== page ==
MANILA - A senior official of the National Telecommunications Commission (NTC) defended the grant of frequencies formerly held by ABS-CBN to allies of President Rodrigo Duterte and fended off criticism that it was a “midnight deal.”
NTC Deputy Commissioner Edgardo Cabarrios said the commission decided to allocate the frequencies because they had been left unused for more than a year now.
“It’s been more than 1 year already since these spectrums remain unused, unutilized and unassigned so the Commission en banc decided to assign so that it can used for public good and public convenience,” said Cabarrios in an interview with ANC.
Cabarrios also brushed off criticisms that the granting of frequencies was rushed to skirt an election ban on granting new permits for the use of radio frequencies.
A think-tank earlier noted that under subsection 6.4 of Republic Act No. 9006 or the Fair Elections Act, "No franchise or permit to operate a radio or television station shall be granted or issued, suspended or canceled during the election period."
The NTC orders assigning frequencies used by ABS-CBN were dated Jan. 5 (Wednesday) and Jan. 6 (Thursday), a few days before this year's election period opened on Jan. 9 (Monday).
But Cabarrios said leaving the frequencies idle was “disadvantageous to the public.”
He also said that waiting for the next administration to be installed before assigning the frequencies would mean that they would be idle for more than 2 years.
Channel 2 and 16, which were formerly assigned to ABS-CBN, were granted to a firm owned by Manny Villar, one of the biggest supporters of President Rodrigo Duterte. The tycoon's son, Mark, who served in the Cabinet as public works secretary, is being supported by the administration party PDP-Laban (Cusi wing) in the May 9 polls. The elder Villar's daughter, Las Piñas Rep. Camille Villar, voted in 2020 against granting ABS-CBN a new franchise.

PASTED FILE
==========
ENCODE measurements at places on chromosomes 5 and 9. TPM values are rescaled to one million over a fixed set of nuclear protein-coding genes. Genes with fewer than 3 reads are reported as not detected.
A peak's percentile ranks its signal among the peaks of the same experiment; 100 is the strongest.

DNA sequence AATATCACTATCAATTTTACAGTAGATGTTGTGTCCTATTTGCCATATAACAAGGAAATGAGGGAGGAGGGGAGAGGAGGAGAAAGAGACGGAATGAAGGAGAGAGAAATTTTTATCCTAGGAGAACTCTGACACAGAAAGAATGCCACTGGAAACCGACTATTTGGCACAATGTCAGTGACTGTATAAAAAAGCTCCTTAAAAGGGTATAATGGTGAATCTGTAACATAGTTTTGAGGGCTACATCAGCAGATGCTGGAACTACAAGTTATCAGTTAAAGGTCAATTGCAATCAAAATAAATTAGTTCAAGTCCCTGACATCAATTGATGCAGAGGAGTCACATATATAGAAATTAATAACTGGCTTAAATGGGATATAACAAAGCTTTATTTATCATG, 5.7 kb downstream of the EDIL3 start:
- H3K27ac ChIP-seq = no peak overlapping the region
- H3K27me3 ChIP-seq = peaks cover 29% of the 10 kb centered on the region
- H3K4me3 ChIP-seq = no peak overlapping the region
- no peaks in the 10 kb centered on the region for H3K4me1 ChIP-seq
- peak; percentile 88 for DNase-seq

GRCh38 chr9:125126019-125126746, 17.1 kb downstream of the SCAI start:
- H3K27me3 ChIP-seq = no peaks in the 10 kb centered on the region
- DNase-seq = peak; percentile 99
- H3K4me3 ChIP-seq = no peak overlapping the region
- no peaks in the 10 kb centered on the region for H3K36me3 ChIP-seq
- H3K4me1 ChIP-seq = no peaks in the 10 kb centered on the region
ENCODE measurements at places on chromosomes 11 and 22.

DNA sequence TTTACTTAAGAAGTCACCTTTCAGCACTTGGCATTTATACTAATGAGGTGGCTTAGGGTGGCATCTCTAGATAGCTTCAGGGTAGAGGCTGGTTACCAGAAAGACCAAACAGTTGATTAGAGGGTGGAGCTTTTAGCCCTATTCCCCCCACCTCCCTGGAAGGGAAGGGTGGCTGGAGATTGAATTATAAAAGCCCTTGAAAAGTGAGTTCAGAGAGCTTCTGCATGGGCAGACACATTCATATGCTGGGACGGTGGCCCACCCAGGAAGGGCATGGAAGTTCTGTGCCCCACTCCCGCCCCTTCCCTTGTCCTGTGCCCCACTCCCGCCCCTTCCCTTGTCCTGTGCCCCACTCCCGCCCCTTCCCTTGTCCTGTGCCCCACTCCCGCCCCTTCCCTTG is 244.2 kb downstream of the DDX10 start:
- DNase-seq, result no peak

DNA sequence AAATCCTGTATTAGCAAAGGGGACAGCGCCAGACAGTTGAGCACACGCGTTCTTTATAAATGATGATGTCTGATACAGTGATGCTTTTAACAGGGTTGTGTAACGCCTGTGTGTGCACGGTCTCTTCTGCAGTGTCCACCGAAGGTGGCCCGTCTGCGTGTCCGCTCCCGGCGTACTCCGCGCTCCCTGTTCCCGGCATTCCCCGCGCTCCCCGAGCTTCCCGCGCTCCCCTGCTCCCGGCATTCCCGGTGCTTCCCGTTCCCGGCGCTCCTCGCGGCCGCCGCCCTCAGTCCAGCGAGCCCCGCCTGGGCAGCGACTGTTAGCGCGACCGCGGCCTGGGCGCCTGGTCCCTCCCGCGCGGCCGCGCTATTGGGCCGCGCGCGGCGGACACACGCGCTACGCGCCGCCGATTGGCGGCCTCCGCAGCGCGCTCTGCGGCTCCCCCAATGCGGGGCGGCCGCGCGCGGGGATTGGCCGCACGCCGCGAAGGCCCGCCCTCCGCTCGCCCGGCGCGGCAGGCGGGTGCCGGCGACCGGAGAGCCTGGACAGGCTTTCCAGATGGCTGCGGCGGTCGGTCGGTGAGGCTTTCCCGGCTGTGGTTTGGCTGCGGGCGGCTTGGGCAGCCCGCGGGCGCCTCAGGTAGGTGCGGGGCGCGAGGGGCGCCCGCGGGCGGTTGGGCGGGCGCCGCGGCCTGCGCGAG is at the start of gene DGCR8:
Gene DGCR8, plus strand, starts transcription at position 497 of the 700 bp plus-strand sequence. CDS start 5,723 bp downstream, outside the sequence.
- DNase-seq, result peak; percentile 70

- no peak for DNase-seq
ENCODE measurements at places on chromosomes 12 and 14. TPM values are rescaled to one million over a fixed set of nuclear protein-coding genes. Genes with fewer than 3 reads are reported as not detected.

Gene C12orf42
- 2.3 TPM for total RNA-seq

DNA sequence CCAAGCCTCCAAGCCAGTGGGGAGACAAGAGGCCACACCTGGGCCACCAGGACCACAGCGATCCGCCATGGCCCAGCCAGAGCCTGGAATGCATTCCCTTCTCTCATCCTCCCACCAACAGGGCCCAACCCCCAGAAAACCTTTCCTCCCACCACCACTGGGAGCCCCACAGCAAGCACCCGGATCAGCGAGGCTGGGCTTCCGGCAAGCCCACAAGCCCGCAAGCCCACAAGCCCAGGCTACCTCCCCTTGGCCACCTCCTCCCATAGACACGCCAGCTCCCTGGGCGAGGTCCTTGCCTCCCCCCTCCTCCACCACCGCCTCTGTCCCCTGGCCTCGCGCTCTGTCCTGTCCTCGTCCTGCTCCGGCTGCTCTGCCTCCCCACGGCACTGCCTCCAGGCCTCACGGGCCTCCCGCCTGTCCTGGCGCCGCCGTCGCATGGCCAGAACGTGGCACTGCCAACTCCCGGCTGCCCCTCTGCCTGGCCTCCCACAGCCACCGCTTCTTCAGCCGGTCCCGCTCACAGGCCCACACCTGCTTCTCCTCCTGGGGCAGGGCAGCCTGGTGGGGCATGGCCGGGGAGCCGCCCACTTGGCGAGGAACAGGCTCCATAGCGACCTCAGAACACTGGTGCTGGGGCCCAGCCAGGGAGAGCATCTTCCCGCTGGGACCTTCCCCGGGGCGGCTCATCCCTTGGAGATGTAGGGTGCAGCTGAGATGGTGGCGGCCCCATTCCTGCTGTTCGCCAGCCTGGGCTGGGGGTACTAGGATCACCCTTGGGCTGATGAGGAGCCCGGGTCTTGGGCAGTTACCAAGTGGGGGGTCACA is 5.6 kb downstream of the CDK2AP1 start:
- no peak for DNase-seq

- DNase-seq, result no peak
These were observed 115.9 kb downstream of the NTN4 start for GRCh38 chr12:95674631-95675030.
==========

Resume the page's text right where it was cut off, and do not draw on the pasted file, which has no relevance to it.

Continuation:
Channel 43 was given to a company owned by Duterte spiritual adviser Pastor Apollo Quiboloy.
Channel 23, which was used by ABS-CBN under a blocktime deal with Amcara, went to Aliw Broadcasting.
Cabarrios also denied allegations that the frequencies were given to favored Duterte allies. He said the companies that got these frequencies went through the NTC’s processes.
“So there were formal hearings and submission of documents, that was done,” Cabarrios said.
In another interview with Ted Failon and DJ Chacha on Radyo5, Cabarrios said that even if ABS-CBN gets a new franchise, it would have to line up and apply for a frequency, as there are still channels that can still be assigned.
Meanwhile, the radio frequency formerly held by DZMM has yet to be assigned, Cabarrios said.
“Wala pa po yan. Wala pa. Yung application…AM ang DZMM hindi ko alam kung meron nag apply ng AM broadcast sa Mega Manila. Malalaman natin kung may pending application for FM,” said Cabarrios.
UP Professor Atty. Marichu Lambino, an expert on media law and ethics, said the NTC violated its own rules when it awarded the frequencies to the Villar company.
“Una, pwede bang yung lumang luma aplikason na 16 years old na, paso na ay buhayin mong muli?” Lambino said.
(First, can you revive an old application that is already 16 years old and outdated?)
“At pwede bang ito ay ikabit mo sa analog TV na hindi nagkaroon ng panibagong hearing at panibagong aplikasyon?”
(And can you bundle this with an analog TV [frequency] without going through a new hearing?)
Lambino said she doubts the validity of these NTC rulings.
House Deputy Minority leader and Bayan Muna Rep. Carlos Isagani Zarate
said on Wednesday the grant of these frequencies were "an apparent payback of Pres. Duterte to his allies."
"Just like what his idol, the dictator Marcos did during his time, this last two-minutes crony payback further exposes the lie of the Duterte administration that it is against oligarchy. The truth is, Pres. Duterte has his own favored oligarchs," Zarate said in a statement.
"The grant of the ABS-CBN frequencies to the Villars now, merely months into the elections and with members of their clan running for different electoral positions, may even be perceived as giving them undue advantage over their opponents," he said.
Duterte's acting spokesman Cabinet Secretary Karlo Nograles said on Wednesday that when the NTC sought the justice department's opinion on the assignment of the frequencies, "it was purely asking a legal question."
"There was no mention of any names, names of anyone or any private company or entity," he told CNN Philippines.
"In the same manner… when the NTC went to the OES (Office of the Executive Secretary), it was only to seek guidance on the authority to assign available and unused frequencies," Nograles said. "Again, there was no mention of anytime or any entity whatsoever."